What Does it Mean When an Employer is ‘On Notice’?

Learning Minutes


Hi, I'm Linda Garrett with a Kantola Learning Minute. Someone recently asked, "I've heard people talk about employers being 'on notice'. What exactly does that mean?"



Transcript:
Hi, I'm Linda Garrett with a Kantola Learning Minute.

Someone recently asked, "I've heard people talk about employers being 'on notice'. What exactly does that mean?"

Well, in the context of discrimination and harassment cases, being on notice means that the employer should have, or in fact did, know enough facts about a problem that it should have taken immediate action to protect it's employees from unlawful behavior. So, for example, an employer is "on notice" when it suspects that there is a problem, even if the employer decides to ignore it until it gets worse. And, an employer is "on notice" when an employee comes forward and brings a complaint to their supervisor or the HR department.

It is not a defense to say that the employee did not put it in writing or failed to use the right complaint form. Once a complaint is brought to the attention of a manager or supervisor, the employer is deemed to be "on notice", which is why internal protocols should be in place that assures that a complaint, once lodged, is immediately forwarded to the proper desk for handling. At this point, it is no defense for an employer to say it didn't know about the problem. A manager who doesn't take every complaint seriously, and instead waits until the problem gets worse, may face liability for harm going back to the time they were first on notice about the problem. That is why prompt action is essential.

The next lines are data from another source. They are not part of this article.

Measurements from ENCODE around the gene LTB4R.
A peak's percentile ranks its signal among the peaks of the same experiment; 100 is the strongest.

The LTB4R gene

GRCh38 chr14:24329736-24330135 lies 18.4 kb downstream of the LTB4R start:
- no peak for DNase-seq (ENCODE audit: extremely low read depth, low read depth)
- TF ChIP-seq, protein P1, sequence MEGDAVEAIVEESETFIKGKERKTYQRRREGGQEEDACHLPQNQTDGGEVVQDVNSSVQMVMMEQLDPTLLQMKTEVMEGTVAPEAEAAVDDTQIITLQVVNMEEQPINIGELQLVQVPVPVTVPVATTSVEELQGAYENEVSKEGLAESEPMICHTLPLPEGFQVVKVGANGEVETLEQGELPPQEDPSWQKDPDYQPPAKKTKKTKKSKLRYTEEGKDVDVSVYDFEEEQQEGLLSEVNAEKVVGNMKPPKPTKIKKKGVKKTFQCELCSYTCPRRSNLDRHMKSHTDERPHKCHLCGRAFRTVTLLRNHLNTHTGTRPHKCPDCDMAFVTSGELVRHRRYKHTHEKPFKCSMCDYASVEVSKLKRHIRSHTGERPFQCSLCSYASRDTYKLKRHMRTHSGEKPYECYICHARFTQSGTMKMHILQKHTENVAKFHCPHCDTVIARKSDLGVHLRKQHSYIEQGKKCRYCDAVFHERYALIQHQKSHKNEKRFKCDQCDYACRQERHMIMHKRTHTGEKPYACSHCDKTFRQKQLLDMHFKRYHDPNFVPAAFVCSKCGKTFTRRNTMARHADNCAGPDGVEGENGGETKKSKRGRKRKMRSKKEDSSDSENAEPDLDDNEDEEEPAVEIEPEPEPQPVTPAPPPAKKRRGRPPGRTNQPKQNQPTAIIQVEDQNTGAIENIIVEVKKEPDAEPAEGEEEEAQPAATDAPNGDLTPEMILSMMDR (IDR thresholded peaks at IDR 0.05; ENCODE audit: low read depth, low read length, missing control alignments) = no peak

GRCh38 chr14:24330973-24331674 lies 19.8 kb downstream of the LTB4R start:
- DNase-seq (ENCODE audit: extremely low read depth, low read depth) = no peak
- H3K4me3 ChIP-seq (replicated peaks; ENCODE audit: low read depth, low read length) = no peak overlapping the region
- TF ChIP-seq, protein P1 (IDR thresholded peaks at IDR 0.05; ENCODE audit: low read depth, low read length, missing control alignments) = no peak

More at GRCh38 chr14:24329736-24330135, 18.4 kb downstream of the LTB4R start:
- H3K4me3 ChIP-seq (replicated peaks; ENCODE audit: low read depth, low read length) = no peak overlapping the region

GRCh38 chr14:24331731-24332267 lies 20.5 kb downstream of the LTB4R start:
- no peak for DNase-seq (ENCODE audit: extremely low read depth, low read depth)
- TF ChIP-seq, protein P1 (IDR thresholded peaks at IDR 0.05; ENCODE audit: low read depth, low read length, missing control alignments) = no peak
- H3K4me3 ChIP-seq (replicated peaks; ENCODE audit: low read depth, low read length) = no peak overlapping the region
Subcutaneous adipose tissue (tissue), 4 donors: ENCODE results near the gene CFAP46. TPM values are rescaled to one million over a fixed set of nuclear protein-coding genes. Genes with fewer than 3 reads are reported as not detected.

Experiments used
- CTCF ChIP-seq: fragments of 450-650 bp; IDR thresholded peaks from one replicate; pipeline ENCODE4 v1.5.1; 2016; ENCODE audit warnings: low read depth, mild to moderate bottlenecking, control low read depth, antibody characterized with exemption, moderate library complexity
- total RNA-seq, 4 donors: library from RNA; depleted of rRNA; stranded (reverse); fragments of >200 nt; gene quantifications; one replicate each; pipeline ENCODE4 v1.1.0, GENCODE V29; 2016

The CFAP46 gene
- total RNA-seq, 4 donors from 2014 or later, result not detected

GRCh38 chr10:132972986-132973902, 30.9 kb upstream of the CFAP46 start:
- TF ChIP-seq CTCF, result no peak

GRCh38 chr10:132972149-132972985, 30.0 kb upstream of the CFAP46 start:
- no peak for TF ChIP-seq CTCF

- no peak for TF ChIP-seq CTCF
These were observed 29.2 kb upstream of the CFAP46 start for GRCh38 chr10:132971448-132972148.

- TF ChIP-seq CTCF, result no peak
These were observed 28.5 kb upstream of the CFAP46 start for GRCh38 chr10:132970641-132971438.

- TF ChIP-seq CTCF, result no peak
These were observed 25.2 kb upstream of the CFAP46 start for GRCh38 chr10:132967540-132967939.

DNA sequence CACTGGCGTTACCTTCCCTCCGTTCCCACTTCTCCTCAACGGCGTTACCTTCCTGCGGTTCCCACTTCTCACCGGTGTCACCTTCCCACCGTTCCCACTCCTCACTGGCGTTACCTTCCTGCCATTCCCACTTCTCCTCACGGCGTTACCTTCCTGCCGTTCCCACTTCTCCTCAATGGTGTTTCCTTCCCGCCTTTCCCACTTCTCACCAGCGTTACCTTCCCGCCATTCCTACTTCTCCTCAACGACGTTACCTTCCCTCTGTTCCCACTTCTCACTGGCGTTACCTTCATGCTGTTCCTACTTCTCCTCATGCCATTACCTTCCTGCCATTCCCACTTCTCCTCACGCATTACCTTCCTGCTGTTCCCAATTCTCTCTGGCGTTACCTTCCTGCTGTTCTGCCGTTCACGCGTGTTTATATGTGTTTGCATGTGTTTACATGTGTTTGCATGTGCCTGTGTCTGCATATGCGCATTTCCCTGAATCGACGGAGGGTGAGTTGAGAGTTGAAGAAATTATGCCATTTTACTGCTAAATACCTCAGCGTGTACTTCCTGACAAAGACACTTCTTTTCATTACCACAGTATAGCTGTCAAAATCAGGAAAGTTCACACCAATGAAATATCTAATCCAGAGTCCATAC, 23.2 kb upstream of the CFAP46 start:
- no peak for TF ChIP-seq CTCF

I hope this helps. Thanks for joining us for this Kantola Learning Minute.

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